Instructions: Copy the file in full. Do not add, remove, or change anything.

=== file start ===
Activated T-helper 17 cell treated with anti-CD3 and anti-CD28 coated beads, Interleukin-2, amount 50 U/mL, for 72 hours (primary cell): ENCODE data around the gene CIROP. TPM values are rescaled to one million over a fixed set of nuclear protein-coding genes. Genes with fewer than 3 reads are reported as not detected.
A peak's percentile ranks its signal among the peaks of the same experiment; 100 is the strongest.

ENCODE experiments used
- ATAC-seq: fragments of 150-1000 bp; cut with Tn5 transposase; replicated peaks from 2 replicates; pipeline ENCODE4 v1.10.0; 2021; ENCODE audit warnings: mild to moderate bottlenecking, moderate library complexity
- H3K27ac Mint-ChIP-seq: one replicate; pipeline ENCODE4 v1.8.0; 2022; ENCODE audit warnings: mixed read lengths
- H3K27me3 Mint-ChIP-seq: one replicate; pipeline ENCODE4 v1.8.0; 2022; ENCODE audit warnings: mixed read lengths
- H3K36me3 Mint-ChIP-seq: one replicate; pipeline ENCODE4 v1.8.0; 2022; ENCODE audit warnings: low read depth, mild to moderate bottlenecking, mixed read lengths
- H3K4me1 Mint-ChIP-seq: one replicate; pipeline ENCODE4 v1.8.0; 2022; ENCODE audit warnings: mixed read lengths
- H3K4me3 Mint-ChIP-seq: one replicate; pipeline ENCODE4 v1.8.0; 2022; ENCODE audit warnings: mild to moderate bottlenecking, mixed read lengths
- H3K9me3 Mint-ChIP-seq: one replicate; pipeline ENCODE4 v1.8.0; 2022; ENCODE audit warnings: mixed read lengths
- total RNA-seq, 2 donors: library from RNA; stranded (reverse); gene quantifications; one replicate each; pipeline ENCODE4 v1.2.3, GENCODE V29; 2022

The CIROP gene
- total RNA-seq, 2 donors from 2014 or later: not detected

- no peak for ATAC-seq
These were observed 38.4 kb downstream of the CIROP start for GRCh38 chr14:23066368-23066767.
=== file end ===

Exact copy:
Activated T-helper 17 cell treated with anti-CD3 and anti-CD28 coated beads, Interleukin-2, amount 50 U/mL, for 72 hours (primary cell): ENCODE data around the gene CIROP. TPM values are rescaled to one million over a fixed set of nuclear protein-coding genes. Genes with fewer than 3 reads are reported as not detected.
A peak's percentile ranks its signal among the peaks of the same experiment; 100 is the strongest.

ENCODE experiments used
- ATAC-seq: fragments of 150-1000 bp; cut with Tn5 transposase; replicated peaks from 2 replicates; pipeline ENCODE4 v1.10.0; 2021; ENCODE audit warnings: mild to moderate bottlenecking, moderate library complexity
- H3K27ac Mint-ChIP-seq: one replicate; pipeline ENCODE4 v1.8.0; 2022; ENCODE audit warnings: mixed read lengths
- H3K27me3 Mint-ChIP-seq: one replicate; pipeline ENCODE4 v1.8.0; 2022; ENCODE audit warnings: mixed read lengths
- H3K36me3 Mint-ChIP-seq: one replicate; pipeline ENCODE4 v1.8.0; 2022; ENCODE audit warnings: low read depth, mild to moderate bottlenecking, mixed read lengths
- H3K4me1 Mint-ChIP-seq: one replicate; pipeline ENCODE4 v1.8.0; 2022; ENCODE audit warnings: mixed read lengths
- H3K4me3 Mint-ChIP-seq: one replicate; pipeline ENCODE4 v1.8.0; 2022; ENCODE audit warnings: mild to moderate bottlenecking, mixed read lengths
- H3K9me3 Mint-ChIP-seq: one replicate; pipeline ENCODE4 v1.8.0; 2022; ENCODE audit warnings: mixed read lengths
- total RNA-seq, 2 donors: library from RNA; stranded (reverse); gene quantifications; one replicate each; pipeline ENCODE4 v1.2.3, GENCODE V29; 2022

The CIROP gene
- total RNA-seq, 2 donors from 2014 or later: not detected

- no peak for ATAC-seq
These were observed 38.4 kb downstream of the CIROP start for GRCh38 chr14:23066368-23066767.